Helen Keller Deaf-Blind Awareness Week

On June 27, 1880, Helen Keller was born in Alabama, the daughter of a newspaper editor. At the age of […]

On June 27, 1880, Helen Keller was born in Alabama, the daughter of a newspaper editor. At the age of 19 months, she survived a high fever that left her totally deaf and blind. Her struggle with and eventual triumph over deaf-blindness is an inspiration to all of us. In celebration of her life, the period of June 24-30, 2001 was declared Helen Keller Deaf-Blind Awareness Week. This year it will be celebrated during June 26 thru July 2, 2005.

The National Clearing House on Deaf-Blindness estimates that 218 per 100,000 of the U.S. population are individuals who experience a significant combined loss of sight and hearing that cannot be corrected. Given that estimate, as many as 3,700 could be living in Nebraska. How many in Minnesota? Let’s do the math…with a population of over 5 million, as of the 2003 U.S Census, that turns out to be over 11,000 vision and hearing impaired Minnesota citizens.

As they grow older, many people experience loss of hearing and vision. Some may become totally deaf-blind although most can still hear and see a little. Since people over 55 represent the fastest growing age group in the United States today, we can expect that the number of people with deaf-blindness will continue to rise.

Reduced hearing and vision can lead to depression and isolation, especially among older individuals. Family and friends of someone struggling with deaf-blindness can help, however, by taking some special considerations:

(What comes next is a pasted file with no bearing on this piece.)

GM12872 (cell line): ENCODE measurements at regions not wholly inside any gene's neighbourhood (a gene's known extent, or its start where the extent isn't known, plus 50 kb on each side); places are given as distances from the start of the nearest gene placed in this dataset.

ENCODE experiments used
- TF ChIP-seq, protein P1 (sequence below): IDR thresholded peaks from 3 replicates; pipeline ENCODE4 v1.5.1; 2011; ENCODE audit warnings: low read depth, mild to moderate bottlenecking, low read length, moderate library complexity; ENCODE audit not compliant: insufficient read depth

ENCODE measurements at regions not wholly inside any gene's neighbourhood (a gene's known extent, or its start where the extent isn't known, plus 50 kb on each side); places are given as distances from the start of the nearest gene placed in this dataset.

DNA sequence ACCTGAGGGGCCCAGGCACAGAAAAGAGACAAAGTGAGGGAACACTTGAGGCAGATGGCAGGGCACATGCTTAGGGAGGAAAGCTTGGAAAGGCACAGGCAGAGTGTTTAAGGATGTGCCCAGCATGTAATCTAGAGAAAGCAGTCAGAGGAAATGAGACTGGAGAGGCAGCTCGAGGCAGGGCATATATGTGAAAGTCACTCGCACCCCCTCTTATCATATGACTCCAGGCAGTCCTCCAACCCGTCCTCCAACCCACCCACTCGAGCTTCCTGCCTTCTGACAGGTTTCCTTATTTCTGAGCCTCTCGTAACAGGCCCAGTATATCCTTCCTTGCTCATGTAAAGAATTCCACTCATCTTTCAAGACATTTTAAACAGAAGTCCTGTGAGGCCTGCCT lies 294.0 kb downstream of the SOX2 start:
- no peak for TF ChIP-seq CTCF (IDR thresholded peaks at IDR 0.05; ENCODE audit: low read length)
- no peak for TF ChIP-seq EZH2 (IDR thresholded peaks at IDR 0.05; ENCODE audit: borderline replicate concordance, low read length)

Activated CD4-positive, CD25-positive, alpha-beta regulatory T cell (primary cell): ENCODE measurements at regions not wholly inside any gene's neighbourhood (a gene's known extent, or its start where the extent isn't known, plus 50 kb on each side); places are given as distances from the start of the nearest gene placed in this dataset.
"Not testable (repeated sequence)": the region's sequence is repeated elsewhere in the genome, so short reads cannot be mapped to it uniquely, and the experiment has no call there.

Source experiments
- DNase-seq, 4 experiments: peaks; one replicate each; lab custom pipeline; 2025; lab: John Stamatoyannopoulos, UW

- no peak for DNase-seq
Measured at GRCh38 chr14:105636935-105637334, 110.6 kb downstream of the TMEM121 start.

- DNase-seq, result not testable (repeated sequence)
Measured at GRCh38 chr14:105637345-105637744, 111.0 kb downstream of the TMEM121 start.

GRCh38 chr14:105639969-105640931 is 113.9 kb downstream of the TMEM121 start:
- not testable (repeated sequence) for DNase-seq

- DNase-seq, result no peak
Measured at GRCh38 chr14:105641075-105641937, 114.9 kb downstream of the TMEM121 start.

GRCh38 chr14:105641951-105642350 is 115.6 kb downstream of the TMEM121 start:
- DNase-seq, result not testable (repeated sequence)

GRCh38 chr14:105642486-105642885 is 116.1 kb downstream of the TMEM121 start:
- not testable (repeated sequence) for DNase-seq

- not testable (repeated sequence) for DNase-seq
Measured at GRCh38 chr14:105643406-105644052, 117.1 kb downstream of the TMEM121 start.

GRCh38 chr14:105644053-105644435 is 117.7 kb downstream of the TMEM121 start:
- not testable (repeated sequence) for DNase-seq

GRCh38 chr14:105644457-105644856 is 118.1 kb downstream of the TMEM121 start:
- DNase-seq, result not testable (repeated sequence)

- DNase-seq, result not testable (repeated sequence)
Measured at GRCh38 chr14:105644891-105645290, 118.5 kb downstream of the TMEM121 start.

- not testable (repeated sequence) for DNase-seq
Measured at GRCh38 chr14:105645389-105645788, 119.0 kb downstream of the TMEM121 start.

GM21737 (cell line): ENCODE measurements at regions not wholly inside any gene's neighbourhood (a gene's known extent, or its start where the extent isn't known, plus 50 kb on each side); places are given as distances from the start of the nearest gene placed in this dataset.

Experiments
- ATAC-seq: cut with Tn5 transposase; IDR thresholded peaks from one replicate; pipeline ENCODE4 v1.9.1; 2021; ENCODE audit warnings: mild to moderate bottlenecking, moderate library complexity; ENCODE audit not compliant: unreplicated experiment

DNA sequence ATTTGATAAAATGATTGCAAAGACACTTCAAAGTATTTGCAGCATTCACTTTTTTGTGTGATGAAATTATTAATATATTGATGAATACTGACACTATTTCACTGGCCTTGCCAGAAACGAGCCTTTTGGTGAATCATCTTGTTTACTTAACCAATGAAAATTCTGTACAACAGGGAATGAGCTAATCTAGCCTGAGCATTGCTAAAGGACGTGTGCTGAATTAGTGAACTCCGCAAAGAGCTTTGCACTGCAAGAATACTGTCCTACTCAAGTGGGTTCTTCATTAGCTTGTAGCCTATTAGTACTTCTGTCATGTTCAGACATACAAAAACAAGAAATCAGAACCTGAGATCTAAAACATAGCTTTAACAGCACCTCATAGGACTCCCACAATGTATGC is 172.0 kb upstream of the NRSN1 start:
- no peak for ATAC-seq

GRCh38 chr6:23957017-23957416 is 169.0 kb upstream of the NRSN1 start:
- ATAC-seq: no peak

• Introduce yourself when coming into a room in which there is someone who is deaf-blind. To make identification easier, present yourself in the same manner using the same words.

• Lightly touch the person on the hand or arm, if necessary, to get his or her attention.

• Situate yourself so that they can see you clearly. Do not position yourself in front of a window or bright light.

• Make sure that background noise is minimal.

• Use your normal tone of voice and talk clearly.

• Ask the person if he or she can understand what you said. Repeat yourself if necessary.

• Structure your time so the person knows when to expect interaction with you.

Find a support group for individuals who are experiencing recent hearing and/or vision loss. The opportunity to share with others who are experiencing similar difficulties because of deaf-blindness can be a tremendous source of emotional support.

People who are deaf-blind can also learn new skills to do what they once did with hearing or sight. A white cane can make it possible to travel more independently. Sign language for the deaf can promote greater ease of communication. Braille can be used in place of print.

Who to contact in Minnesota? Two online resources are:

1. www.deafblindinfo.org—Sponsored by the Minnesota Department of Human Services-Deaf and Hard of Hearing Division

2. www.deafvision.net—Site for the Minnesota Deaf Blind Association (MDBA).